Hi friends! Still having problems with internet. I actually have the customer service number in my phone now and I’m pretty sure I’ve called them more than even my family. So.
More issues in fact, but the lovely and wonderful Laura K. Curtis is here to save the day! Which is fitting because how else should one start off the year but awesome? So she’s our very first special reader guest of 2013! Whee! And it’s a great topic too. 😀
When I was young, the bookstore in the town where I lived didn’t have a romance section. They had general fiction (where they shelved the top romance authors of the day, though I didn’t know it because they also shelved classics I had to read for school there so I avoided those shelves), mystery and thriller, and sci-fi and fantasy. Still, I read a ton of romance; I just called it “epic fantasy.”
Every fantasy novel I read–and I gobbled them up like candy–had a romance at its heart. Mercedes Lacky was all thinly disguised romance, and Barbara Hambly’s Darwath trilogy made my heart happy. In the long sagas, like the Dragon Prince series by Melanie Rawn, once the central romance became less important, I lost interest. Jennifer Roberson’s Tiger and Del books hooked me so deeply that despite not being a re-reader, I reread them years later to be sure I hadn’t been wrong about loving them. (I hadn’t. I read all the books over in one great, gulping swoop.)
Then one day I discovered the Harlequin rack at the drugstore. Wait…books just about romance? I couldn’t believe it! I bought a bunch of them and read through them in about ten minutes. This was a problem. I was used to huge, fat books. Books filled with battles and politics and even magic as well as romance.
So I went back to fantasy for a while…and then the drugstore added another rack. There they stocked mostly thrillers, but also juicy, intriguingly-covered books by a woman named Jude Deveraux. Ho-ly Mo-ly. Not only were these books fat, but they had sex in them. The epic fantasy tended to be closed-door, and so were the Harlequins of the day. My eyes about bugged out of my head.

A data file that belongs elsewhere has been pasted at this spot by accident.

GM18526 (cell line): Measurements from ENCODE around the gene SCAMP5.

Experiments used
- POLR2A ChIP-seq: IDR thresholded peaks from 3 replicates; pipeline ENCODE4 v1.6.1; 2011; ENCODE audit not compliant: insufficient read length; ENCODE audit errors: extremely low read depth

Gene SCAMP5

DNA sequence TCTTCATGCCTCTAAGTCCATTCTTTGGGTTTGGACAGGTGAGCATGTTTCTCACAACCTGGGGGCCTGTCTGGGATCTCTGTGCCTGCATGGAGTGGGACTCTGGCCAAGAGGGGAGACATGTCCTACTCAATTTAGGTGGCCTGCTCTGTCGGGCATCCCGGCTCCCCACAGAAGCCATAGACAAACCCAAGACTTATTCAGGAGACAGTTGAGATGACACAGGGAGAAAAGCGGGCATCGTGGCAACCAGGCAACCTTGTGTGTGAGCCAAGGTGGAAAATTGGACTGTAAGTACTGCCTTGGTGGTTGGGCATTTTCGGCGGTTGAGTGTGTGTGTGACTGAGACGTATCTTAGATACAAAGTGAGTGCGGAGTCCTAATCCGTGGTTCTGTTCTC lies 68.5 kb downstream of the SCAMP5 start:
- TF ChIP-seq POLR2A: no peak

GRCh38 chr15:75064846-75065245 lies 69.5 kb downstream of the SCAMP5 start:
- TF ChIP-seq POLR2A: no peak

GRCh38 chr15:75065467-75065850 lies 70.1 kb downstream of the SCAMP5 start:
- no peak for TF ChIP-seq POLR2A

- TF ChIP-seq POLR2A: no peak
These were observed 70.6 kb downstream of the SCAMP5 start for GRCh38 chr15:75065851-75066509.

By the time I went off to college, I’d become a solid romance reader. I’d moved from Deveraux to Judith Krantz–remember her? I found I loved the whole modern setting of glitz and glam. Historicals took me to another word, but if I was going to another world, I still preferred my romance dressed as epic fantasy.
Given my history, you’d think I would be all over paranormal romance. But oddly, I’m not. I don’t care for non-human romances (well, I don’t mind elvish romance), but I don’t even like guys with hairy backs, let alone were-critters. And I want my vampires to scare me. I love traditional urban fantasy along the lines of Robert Holdstock and Charles de Lint, but I’m not a fan of paranormal romance.
That’s not to say I don’t like any fantasy romance. If you’ve never read Anne Bishop, you should. Right freaking now. But that’s more epic fantasy than urban fantasy. I still go for the giant epics, which probably explains my current puzzlement with the huge surge of novellas and category-length books.
So, yeah, if anyone tells you they don’t read romance, but they read epic fantasy, just snicker politely behind your hand. That’s what I do.
*NB I just picked those covers because they’re interesting. And I like pictures. So my apologies to Laura if those are in fact books that she doesn’t like.
Have you ever read any of those books? Which romances do you prefer? And how did you get started?